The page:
The 11th addition to the discography of electronica/dance artist, Moby, was released last Tuesday. The new album entitled “Innocents” was 18 months in the making and features guest appearances from Cold Specks, Damien Jurado, Wayne Coyne, and Mark Lanegan.
Richard Melville Hall, the man behind the name, has released several albums along the years. Arguably, his best album was the 1999 release “Play.” The new album is, however, the first time Hall worked with a producer, in this case Mike “Spike” Spent. Spent has done production work for Massive Attack, Beyonce, and Madonna. The collaborative efforts helped bring more variety to Moby’s music and established some promising groundwork for future material.
Most of the songs on “Innocents” are created from sampled sounds placed chromatically in a sort of rhythm combined with the build-up in volume of the background audio and synthesized notes. One might think that an album with twelve songs like this would seem boring to listen through.
In “Innocents,” particularly the single “A Case For Shame,” there seems to be this constant sound like that of a cry of pain and at the same time a strength to suffer through that pain. It could be the reason for the characters on the cover to be wearing animal masks and the fitting title that expresses Hall’s strong passion for animal rights.
The music is very airy and sends the listener on a glide through the clouds. Each song stays true to that theme of innocence and the guest appearances make for a whole new characterization for each track. “Almost Home,” the third song off the record, features indie guitarist and songwriter, Damien Jurado who adds his own sound to the mix. Lead singer from the Flaming Lips, Wayne Coyne, joins in on the song “The Perfect Life.” Hall said he intended this song to be a collaborative effort with Coyne recalling back to when the two met while on the European tour for the Red Hot Chili Peppers. Moby and the Flaming Lips opened for the Peppers back in 1995.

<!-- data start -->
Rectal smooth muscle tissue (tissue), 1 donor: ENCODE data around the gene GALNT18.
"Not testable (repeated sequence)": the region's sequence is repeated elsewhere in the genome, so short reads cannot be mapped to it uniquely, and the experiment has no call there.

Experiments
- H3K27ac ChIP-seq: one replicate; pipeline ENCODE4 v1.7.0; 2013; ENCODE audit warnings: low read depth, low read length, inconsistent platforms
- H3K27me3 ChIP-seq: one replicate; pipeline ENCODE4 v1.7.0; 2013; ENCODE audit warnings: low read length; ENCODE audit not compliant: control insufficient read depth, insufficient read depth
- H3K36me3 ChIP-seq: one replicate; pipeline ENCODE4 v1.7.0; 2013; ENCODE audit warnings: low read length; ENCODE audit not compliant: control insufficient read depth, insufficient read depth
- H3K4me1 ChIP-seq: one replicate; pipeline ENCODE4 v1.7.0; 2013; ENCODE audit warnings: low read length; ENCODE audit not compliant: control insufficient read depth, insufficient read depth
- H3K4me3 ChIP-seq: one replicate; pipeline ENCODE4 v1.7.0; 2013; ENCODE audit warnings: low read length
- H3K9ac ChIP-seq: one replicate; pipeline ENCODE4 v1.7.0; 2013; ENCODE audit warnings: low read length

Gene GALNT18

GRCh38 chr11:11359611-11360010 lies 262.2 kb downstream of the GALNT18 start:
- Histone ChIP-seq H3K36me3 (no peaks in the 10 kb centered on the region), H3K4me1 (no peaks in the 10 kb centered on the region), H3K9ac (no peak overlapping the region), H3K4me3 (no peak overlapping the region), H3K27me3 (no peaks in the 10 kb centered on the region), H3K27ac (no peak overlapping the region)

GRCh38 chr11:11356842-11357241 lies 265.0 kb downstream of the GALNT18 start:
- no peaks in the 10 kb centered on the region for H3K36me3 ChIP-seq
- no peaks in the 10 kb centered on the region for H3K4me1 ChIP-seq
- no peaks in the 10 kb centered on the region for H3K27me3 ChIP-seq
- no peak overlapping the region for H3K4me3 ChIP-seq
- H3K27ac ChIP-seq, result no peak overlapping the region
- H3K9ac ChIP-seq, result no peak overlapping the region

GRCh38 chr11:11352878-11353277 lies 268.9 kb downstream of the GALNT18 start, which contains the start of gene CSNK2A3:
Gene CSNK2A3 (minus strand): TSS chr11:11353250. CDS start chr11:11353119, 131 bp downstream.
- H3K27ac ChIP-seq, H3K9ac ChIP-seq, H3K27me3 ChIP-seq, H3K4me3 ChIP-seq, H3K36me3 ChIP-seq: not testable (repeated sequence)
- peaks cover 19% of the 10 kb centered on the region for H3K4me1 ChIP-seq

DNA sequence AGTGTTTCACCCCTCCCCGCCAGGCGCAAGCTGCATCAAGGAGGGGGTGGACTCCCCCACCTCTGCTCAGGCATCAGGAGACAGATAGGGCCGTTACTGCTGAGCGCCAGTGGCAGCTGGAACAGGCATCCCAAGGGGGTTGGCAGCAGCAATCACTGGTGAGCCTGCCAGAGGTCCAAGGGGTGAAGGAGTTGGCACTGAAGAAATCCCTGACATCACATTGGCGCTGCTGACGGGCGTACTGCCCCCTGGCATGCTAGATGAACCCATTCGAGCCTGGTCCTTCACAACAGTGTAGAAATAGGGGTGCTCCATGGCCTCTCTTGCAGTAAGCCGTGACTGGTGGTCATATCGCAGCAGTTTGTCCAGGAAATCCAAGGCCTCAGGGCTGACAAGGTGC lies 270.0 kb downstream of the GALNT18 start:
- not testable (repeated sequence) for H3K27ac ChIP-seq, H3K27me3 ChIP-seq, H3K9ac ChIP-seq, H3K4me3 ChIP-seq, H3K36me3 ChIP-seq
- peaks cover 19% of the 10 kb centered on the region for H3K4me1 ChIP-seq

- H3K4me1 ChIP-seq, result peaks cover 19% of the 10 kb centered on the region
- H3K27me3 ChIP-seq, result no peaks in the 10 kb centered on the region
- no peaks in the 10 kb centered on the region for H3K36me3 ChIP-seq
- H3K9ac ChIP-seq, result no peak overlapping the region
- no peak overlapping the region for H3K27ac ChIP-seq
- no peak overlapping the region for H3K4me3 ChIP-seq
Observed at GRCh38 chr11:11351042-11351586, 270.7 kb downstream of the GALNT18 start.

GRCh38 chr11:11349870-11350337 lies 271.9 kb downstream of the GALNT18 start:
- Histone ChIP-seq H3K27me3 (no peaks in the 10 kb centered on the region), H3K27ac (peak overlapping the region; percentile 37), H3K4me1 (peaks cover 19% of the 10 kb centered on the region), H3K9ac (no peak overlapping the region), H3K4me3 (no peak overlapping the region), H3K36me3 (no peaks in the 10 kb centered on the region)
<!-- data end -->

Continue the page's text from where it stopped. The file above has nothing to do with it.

“The Flaming Lips have evolved in this very open, celebratory band when they play live,” said Hall to Rolling Stone. “And that was the perfect vibe for what I was imagining for ‘The Perfect Life.’” The song features a celebratory chorus of multiple voices and upbeat piano chords to go along.
Mark Lanegan, known for his vocal-work for Screaming Trees and Queens of the Stone Age, lent his voice for the album in the song “The Lonely Night.” The association of the deep grungy rasp of Lanegan’s melody was probably what made this song stand up more on the album coming pretty close with Cold Speck’s contribution in “A Case For Shame.”
The instrumentals have a progressive rock approach to them such as in “A Long Time” in which a sampled sound of a woman’s chanting is synchronized over that phase of audio. It has a sound that is almost heavenly and suggests hope or a light at the end of a tunnel, or a rich valley on the other side of the tall hill. Hall is also a photographer and shot all the pictures for the album including the cover.
Moby had a three-day tour from Oct. 2, 3, and 4 all performed at the Fonda Theatre in Los Angeles. He did not want to do a full world tour but instead did a three-night show. The Friday show was streamed online and consists of his only live performance for this year and the next.